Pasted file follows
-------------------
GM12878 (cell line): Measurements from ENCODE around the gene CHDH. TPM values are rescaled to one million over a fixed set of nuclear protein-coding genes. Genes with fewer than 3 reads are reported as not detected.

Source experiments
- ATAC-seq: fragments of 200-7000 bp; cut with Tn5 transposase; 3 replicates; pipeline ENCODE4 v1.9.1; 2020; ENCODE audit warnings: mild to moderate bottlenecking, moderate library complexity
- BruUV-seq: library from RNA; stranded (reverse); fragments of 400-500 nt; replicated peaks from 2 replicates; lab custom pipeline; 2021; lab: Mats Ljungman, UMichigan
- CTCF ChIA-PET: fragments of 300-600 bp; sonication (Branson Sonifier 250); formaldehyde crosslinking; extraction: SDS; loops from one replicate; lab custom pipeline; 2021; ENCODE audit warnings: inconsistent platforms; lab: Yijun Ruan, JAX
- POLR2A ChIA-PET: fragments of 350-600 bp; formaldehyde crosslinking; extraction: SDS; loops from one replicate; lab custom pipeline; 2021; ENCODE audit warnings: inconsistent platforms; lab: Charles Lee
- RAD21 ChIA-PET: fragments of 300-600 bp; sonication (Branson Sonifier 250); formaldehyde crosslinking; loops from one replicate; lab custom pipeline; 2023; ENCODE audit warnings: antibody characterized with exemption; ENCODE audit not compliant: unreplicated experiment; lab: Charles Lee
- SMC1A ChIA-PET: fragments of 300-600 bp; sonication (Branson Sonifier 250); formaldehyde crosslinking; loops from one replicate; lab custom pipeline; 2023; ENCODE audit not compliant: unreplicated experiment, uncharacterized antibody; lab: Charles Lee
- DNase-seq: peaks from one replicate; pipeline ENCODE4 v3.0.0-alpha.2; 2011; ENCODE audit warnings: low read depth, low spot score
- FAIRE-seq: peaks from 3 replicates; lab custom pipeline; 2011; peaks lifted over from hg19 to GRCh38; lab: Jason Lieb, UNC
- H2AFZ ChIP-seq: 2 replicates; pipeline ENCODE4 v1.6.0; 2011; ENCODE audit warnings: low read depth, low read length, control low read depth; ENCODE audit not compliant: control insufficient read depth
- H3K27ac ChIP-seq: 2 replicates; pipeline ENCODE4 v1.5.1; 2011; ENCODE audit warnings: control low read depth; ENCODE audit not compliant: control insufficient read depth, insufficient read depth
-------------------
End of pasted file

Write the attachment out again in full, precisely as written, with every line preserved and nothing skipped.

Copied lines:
GM12878 (cell line): Measurements from ENCODE around the gene CHDH. TPM values are rescaled to one million over a fixed set of nuclear protein-coding genes. Genes with fewer than 3 reads are reported as not detected.

Source experiments
- ATAC-seq: fragments of 200-7000 bp; cut with Tn5 transposase; 3 replicates; pipeline ENCODE4 v1.9.1; 2020; ENCODE audit warnings: mild to moderate bottlenecking, moderate library complexity
- BruUV-seq: library from RNA; stranded (reverse); fragments of 400-500 nt; replicated peaks from 2 replicates; lab custom pipeline; 2021; lab: Mats Ljungman, UMichigan
- CTCF ChIA-PET: fragments of 300-600 bp; sonication (Branson Sonifier 250); formaldehyde crosslinking; extraction: SDS; loops from one replicate; lab custom pipeline; 2021; ENCODE audit warnings: inconsistent platforms; lab: Yijun Ruan, JAX
- POLR2A ChIA-PET: fragments of 350-600 bp; formaldehyde crosslinking; extraction: SDS; loops from one replicate; lab custom pipeline; 2021; ENCODE audit warnings: inconsistent platforms; lab: Charles Lee
- RAD21 ChIA-PET: fragments of 300-600 bp; sonication (Branson Sonifier 250); formaldehyde crosslinking; loops from one replicate; lab custom pipeline; 2023; ENCODE audit warnings: antibody characterized with exemption; ENCODE audit not compliant: unreplicated experiment; lab: Charles Lee
- SMC1A ChIA-PET: fragments of 300-600 bp; sonication (Branson Sonifier 250); formaldehyde crosslinking; loops from one replicate; lab custom pipeline; 2023; ENCODE audit not compliant: unreplicated experiment, uncharacterized antibody; lab: Charles Lee
- DNase-seq: peaks from one replicate; pipeline ENCODE4 v3.0.0-alpha.2; 2011; ENCODE audit warnings: low read depth, low spot score
- FAIRE-seq: peaks from 3 replicates; lab custom pipeline; 2011; peaks lifted over from hg19 to GRCh38; lab: Jason Lieb, UNC
- H2AFZ ChIP-seq: 2 replicates; pipeline ENCODE4 v1.6.0; 2011; ENCODE audit warnings: low read depth, low read length, control low read depth; ENCODE audit not compliant: control insufficient read depth
- H3K27ac ChIP-seq: 2 replicates; pipeline ENCODE4 v1.5.1; 2011; ENCODE audit warnings: control low read depth; ENCODE audit not compliant: control insufficient read depth, insufficient read depth